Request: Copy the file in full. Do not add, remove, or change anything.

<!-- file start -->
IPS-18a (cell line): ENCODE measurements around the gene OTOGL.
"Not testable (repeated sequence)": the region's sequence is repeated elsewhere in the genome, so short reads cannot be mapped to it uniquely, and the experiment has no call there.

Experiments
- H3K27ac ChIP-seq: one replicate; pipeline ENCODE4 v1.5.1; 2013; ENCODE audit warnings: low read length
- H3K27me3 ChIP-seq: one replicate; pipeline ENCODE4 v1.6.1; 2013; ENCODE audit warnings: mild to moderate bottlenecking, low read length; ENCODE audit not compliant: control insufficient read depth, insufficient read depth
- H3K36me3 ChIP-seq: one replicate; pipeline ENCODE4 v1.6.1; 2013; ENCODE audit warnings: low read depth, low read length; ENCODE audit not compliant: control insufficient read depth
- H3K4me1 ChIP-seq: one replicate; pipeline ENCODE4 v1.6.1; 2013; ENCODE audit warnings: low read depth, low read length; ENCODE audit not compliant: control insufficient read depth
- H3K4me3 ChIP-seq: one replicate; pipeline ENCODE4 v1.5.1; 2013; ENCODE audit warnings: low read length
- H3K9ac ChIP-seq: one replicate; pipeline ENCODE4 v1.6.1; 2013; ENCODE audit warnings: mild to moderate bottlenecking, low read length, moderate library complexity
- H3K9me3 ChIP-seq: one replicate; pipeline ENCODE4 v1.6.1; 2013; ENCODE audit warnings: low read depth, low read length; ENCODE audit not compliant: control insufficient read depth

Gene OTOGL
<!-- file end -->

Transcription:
IPS-18a (cell line): ENCODE measurements around the gene OTOGL.
"Not testable (repeated sequence)": the region's sequence is repeated elsewhere in the genome, so short reads cannot be mapped to it uniquely, and the experiment has no call there.

Experiments
- H3K27ac ChIP-seq: one replicate; pipeline ENCODE4 v1.5.1; 2013; ENCODE audit warnings: low read length
- H3K27me3 ChIP-seq: one replicate; pipeline ENCODE4 v1.6.1; 2013; ENCODE audit warnings: mild to moderate bottlenecking, low read length; ENCODE audit not compliant: control insufficient read depth, insufficient read depth
- H3K36me3 ChIP-seq: one replicate; pipeline ENCODE4 v1.6.1; 2013; ENCODE audit warnings: low read depth, low read length; ENCODE audit not compliant: control insufficient read depth
- H3K4me1 ChIP-seq: one replicate; pipeline ENCODE4 v1.6.1; 2013; ENCODE audit warnings: low read depth, low read length; ENCODE audit not compliant: control insufficient read depth
- H3K4me3 ChIP-seq: one replicate; pipeline ENCODE4 v1.5.1; 2013; ENCODE audit warnings: low read length
- H3K9ac ChIP-seq: one replicate; pipeline ENCODE4 v1.6.1; 2013; ENCODE audit warnings: mild to moderate bottlenecking, low read length, moderate library complexity
- H3K9me3 ChIP-seq: one replicate; pipeline ENCODE4 v1.6.1; 2013; ENCODE audit warnings: low read depth, low read length; ENCODE audit not compliant: control insufficient read depth

Gene OTOGL